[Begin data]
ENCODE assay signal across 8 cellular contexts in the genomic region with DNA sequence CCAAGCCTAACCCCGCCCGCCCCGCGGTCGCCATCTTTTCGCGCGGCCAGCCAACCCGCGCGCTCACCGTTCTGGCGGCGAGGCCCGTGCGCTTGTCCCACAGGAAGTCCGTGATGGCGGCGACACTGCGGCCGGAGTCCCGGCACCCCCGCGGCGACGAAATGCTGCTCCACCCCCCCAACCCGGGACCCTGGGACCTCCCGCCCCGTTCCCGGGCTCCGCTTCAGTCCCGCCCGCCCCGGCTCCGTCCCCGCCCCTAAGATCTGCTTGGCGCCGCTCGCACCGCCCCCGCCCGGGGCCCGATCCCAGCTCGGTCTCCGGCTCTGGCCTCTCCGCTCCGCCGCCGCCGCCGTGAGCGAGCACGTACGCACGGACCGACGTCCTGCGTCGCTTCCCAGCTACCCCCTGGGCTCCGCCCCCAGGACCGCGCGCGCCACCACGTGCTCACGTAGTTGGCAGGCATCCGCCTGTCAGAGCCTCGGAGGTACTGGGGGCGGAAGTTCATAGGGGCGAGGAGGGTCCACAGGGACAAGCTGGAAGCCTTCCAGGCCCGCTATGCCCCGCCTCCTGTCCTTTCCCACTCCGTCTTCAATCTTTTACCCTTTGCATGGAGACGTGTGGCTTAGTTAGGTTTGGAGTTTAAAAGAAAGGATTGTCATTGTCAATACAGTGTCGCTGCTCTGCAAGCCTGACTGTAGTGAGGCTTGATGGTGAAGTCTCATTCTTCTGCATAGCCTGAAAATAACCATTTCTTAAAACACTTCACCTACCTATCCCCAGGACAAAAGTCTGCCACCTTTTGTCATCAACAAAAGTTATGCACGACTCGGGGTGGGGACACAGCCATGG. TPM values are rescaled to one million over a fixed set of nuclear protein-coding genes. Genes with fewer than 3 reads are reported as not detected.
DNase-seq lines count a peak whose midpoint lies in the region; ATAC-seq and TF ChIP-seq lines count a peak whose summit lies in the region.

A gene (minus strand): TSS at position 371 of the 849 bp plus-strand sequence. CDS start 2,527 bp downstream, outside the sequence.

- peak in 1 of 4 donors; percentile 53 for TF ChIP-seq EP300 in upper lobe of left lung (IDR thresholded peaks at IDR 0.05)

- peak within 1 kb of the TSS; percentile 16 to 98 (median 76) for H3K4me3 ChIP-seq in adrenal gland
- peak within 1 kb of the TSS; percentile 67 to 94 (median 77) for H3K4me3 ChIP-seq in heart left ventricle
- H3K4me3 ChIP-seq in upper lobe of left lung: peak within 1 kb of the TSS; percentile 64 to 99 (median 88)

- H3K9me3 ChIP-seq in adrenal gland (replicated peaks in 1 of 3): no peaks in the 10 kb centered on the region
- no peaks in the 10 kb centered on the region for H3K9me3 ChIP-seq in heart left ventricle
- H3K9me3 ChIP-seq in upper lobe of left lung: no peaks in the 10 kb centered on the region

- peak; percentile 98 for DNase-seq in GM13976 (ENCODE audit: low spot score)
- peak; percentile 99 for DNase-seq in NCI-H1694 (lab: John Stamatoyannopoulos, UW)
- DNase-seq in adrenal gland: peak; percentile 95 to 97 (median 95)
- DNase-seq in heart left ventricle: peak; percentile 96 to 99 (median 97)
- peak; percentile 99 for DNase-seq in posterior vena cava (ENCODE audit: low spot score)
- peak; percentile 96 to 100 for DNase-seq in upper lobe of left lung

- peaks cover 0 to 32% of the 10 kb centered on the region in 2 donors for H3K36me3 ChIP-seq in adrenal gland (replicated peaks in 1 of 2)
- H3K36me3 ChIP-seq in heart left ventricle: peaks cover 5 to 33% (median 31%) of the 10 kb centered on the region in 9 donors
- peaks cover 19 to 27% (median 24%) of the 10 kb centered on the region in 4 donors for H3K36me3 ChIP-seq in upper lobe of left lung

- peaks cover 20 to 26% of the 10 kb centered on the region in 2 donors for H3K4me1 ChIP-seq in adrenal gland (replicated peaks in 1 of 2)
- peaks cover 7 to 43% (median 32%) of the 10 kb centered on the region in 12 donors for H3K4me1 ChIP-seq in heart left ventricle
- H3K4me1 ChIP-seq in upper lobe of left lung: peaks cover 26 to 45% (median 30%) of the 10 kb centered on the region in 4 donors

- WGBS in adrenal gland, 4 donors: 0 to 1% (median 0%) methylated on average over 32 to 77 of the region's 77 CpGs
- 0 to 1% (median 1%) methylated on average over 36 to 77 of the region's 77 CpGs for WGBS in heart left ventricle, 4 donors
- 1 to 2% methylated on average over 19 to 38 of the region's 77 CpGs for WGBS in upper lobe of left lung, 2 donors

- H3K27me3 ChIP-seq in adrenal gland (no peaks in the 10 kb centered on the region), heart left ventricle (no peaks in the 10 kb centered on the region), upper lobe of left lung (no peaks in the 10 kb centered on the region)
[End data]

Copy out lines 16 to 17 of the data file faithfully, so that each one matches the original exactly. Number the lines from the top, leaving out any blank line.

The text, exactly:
- peak; percentile 96 to 100 for DNase-seq in upper lobe of left lung

- peaks cover 0 to 32% of the 10 kb centered on the region in 2 donors for H3K36me3 ChIP-seq in adrenal gland (replicated peaks in 1 of 2)